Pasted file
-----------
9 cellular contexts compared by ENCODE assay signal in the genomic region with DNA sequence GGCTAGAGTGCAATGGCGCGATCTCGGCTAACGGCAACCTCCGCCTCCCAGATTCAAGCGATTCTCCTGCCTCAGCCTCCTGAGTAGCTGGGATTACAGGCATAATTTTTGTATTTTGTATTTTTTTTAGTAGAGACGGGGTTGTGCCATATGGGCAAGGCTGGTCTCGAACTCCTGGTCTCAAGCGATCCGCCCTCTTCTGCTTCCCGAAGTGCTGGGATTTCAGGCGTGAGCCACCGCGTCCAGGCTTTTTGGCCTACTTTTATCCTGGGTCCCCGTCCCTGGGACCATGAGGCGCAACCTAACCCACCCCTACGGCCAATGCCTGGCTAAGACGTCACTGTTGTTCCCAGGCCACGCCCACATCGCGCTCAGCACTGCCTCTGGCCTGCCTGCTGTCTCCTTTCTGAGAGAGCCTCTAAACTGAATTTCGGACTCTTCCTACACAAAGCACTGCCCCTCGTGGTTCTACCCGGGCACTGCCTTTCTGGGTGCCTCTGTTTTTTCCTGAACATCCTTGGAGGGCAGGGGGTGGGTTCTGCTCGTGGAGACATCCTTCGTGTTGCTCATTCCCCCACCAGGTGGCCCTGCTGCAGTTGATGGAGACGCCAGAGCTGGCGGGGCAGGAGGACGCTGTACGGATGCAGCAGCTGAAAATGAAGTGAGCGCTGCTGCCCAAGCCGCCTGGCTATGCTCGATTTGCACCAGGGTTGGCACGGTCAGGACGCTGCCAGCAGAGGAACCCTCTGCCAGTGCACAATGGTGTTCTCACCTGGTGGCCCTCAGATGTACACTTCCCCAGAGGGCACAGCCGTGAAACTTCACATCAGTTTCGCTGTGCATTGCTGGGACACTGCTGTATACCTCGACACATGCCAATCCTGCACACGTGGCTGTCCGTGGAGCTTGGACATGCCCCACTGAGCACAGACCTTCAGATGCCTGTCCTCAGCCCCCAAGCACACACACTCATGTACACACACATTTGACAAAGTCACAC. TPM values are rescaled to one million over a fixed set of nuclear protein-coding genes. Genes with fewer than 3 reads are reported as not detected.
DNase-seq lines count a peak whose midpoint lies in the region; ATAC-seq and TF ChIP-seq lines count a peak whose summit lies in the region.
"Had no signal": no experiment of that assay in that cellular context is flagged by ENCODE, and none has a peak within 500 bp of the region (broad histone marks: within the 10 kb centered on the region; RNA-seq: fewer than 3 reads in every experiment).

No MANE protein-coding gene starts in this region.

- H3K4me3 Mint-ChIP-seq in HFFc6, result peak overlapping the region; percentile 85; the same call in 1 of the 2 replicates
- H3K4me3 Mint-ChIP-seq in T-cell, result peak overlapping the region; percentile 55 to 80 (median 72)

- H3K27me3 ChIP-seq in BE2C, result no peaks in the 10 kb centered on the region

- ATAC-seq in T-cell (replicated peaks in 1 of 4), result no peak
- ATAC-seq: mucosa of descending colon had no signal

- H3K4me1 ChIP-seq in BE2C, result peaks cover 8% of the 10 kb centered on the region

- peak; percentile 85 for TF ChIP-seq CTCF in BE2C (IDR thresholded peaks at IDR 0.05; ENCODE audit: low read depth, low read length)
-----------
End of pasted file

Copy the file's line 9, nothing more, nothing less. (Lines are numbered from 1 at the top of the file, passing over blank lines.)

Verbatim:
- ATAC-seq: mucosa of descending colon had no signal